“Why are you pulling over?” I asked Roger.
He didn’t answer, pulled over quickly, and got sick on the side of the road.
“Are you OK?” I asked.
“It was that rest stop Burger King,” he said. It really was terrible food that we all had in New Jersey. They ran out of buns and subbed it with a day-old croissant. He ate a few bites then tossed it.
“I’m sorry,” I said.
“I feel better.”
“Do you want me to drive the rest of the way?” I asked.
“No, I’m fine now.”
“Don’t fall asleep,” I said.
After an hour or two, I allowed my eyes to close, then heard Roger yell.
“Oh my God what’s happening?!”
“I fell asleep. I’m so sorry. I hit the Jersey barrier.”
The car stopped and Roger looked over his shoulder and checked for traffic. He opened his door, got out, and went to the back of our family vehicle, a brown 1995 Hyundai Elantra. He opened the trunk, took out the suitcases, the jack, and the spare tire donut.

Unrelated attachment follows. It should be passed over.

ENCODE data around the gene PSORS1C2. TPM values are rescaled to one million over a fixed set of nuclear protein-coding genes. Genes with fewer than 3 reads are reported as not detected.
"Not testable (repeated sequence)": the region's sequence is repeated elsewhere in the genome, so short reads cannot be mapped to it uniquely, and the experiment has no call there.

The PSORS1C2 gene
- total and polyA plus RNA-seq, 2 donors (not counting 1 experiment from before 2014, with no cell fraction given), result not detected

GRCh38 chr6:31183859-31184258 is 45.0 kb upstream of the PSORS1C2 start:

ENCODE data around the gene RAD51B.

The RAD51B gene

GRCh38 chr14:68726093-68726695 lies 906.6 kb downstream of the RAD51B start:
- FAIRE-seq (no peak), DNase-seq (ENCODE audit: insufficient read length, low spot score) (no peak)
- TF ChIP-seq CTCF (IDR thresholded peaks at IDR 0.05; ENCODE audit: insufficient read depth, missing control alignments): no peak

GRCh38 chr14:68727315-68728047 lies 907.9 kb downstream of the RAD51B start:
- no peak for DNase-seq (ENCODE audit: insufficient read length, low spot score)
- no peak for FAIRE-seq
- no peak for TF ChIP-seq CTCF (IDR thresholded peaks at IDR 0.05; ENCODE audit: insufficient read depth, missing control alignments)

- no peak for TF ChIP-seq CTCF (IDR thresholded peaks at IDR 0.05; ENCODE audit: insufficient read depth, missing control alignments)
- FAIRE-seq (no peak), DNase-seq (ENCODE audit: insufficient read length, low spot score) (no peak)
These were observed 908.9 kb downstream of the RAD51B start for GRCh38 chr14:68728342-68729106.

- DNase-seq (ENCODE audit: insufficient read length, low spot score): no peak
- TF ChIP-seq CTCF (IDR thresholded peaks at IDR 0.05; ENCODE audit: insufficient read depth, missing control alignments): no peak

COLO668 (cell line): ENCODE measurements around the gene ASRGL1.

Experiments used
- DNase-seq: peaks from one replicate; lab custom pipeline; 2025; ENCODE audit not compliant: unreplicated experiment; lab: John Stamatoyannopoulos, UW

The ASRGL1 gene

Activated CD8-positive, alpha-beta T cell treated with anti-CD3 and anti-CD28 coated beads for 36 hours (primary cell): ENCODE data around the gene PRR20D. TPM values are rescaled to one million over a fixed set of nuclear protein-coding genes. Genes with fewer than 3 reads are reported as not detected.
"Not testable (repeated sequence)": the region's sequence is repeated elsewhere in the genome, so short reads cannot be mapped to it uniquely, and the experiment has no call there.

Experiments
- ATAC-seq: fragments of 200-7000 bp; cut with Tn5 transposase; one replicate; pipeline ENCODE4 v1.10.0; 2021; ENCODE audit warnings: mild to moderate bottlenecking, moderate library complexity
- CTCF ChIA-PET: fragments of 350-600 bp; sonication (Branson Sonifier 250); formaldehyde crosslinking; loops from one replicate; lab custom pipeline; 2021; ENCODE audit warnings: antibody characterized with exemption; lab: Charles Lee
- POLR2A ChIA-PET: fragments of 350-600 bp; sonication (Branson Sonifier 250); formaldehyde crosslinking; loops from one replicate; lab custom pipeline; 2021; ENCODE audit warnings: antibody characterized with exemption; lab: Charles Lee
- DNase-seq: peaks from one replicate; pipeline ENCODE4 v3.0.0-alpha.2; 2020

While he did this, Tyler who was six at the time, Annie, our border collie mix, and I sat in the car on Interstate 91 in Connecticut, rattled. At the time, I was pregnant with Sammy, and we were going home to Massachusetts for Christmas.
Within minutes he had the tire changed and the old, mangled one back in the trunk, got back in and began to drive again. There was no traffic on the highway. It was midnight.
“I can’t believe I fell asleep. I could have killed us all,” Roger said. His eyes watered.
“You’re human,” I said.
Years later, I was able to tease him about it a little. Since then, though, I haven’t fallen asleep in a vehicle and I don’t think I ever will. Also, we pack our food now for road trips. No more Burger King croissant burgers.
Click Here: 543